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Meeting Duty of Care
Responsibilities for Passive Fire

While fire engineering reports are designed in line with the NZBC with a view to saving lives, we often overlook the lives of the first responders who need to go into these buildings.
No matter which association we subscribe to in NZ, we all have a code of conduct and a code of ethics to abide by.

At a recent FPANZ members meeting, we were reminded of our responsibilities as members to abide by these codes. This had us revisiting our responsibilities as members of various industry representative bodies.

The Moral High Ground
There are numerous campaigns launched every year with the aim of drawing our attention to getting us all home safe each day. However, while fire engineering reports are designed in line with the NZBC with a view to saving lives (ie. getting people out of buildings within a specific time frame), we often overlook the lives of the first responders who need to go into these buildings.

When advised that someone has not reported to the assembly point, firefighters are charged with re-entering the burning building to locate the missing person. Our duty of care is expected to extend to protecting the lives of these firefighters who are expected to work in an environment which has been vacated and deemed unsafe.

If we as passive fire practitioners are to take our duty of care responsibilities seriously, we need to consider the codes of conduct and codes of ethics of the various associations we claim membership of.

Ethics vs. Conscience
Here at Potter Interior Systems we have recently been made aware of the commercial realities of our obligations in respect to personal liability. The insurance industry would prefer to repair rather than replace assets. Taking this into consideration, building owners/operators are faced with the prospect of increased premiums in line with risk portfolios etc. if passive fire aspects are not upheld.

Consider the insurer’s claim position in relation to smoke and water damage and consequential loss (eg. loss of income) as a result of a fire where passive fire installations were not adequate.

Would our collective conscience in knowing we had a role to play in the prevention of this loss (not necessarily of lives), allow us to ignore our duty of care? Could this lead to us ignoring our obligations under the various codes of ethics we claim to abide by through our membership and accreditation as members of passive fire associations?

Raise the Bar
Everyone in the passive fire industry must consider that one day we may be brought before a coroner to justify our role in the events leading up to a situation where there was a loss of life. Bear in mind the number of individuals that were in the initial phase of the investigation into the recent fire in London.

On the balance of probability, it is only a matter of time before we in NZ are faced with an event that will give rise to a coroner’s inquest.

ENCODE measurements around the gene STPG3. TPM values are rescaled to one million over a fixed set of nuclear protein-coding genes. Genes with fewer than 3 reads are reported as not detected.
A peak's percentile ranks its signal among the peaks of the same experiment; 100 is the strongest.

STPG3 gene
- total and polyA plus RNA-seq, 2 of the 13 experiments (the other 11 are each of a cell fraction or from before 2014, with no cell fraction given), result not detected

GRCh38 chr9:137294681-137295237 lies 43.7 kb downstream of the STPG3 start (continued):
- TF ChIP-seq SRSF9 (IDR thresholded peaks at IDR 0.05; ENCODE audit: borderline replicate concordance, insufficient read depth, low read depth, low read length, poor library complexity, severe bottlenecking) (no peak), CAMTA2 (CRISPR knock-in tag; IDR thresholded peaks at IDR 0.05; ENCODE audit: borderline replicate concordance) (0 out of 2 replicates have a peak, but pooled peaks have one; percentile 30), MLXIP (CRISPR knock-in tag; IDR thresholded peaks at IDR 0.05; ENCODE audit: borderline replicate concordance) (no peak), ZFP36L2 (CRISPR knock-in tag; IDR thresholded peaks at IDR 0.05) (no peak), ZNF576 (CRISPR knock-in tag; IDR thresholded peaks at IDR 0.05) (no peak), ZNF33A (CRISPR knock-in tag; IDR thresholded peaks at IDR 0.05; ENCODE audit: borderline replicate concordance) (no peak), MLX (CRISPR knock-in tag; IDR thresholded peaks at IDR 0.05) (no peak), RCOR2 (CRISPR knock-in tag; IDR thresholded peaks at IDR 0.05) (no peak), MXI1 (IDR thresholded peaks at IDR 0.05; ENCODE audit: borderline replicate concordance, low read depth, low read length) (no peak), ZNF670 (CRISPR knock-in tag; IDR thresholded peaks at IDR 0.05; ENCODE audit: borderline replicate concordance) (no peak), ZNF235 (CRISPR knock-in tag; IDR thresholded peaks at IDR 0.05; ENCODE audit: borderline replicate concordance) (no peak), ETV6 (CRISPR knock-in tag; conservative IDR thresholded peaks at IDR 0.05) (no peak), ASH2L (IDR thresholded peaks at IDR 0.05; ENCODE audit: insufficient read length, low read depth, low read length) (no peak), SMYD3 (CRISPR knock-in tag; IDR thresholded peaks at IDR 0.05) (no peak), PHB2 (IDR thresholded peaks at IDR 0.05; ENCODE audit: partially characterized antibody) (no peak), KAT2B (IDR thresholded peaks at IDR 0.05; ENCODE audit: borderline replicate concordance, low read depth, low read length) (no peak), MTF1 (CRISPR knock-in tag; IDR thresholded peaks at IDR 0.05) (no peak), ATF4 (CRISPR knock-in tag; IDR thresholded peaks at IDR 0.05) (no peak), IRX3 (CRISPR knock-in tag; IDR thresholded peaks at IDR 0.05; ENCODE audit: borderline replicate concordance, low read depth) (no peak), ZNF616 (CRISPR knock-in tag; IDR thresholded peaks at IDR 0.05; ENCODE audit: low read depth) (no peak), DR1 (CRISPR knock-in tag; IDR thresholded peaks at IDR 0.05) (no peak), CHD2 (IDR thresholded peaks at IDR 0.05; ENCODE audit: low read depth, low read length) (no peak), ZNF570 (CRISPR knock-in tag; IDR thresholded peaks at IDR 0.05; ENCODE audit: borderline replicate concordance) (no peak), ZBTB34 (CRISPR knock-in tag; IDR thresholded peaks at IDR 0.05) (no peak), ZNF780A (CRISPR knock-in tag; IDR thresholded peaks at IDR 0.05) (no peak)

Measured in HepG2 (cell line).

In order to provide evidence that we have conducted our due diligence, we need to revisit our commitment to the values of the associations we are affiliated with. We must be satisfied that the passive fire products endorsed are compliant, while also being assured that we have performed our duty of care responsibilities — to each other (including firefighters going into their place of work) and the wider community.

Conclusion
The firefighter or first responder who is going to work in a place evacuated by the community as being unsafe needs as much (if not more) consideration in our deliberations. In terms of the work and safety legislation in NZ, if it can be established that as a result of an act of negligence harm was caused to first responders or any other member of our community, criminal charges may follow.

If we see anything that may cause harm to anyone present or in the future and we do not draw attention to the risk or non-compliance, then we may be considered to be complicit with the behaviour and consequently be seen to be condoning such unethical behaviour.

We are the eyes and ears of our industry and we have an ethical (if not legal) responsibility to draw attention to the potential harm that may be caused by not performing our duty of care in a responsible manner.

Knowledge is King!
It may take a little time to verify or consult on a proposed passive fire solution but if we as an industry are to take our “duty of care” responsibilities seriously, we owe it to ourselves and to our community to perform at least a basic due diligence.

Talk to Potters when doing schematic designs.
FlexiCoat-MAK – the first fire rated coating with up to 50% flexibility after curing.

Discuss all the passive fire protection options with us at Potters passive fire: malcolmc@potters.co.nz or 0272554186.

© Potter Interior Systems 2018

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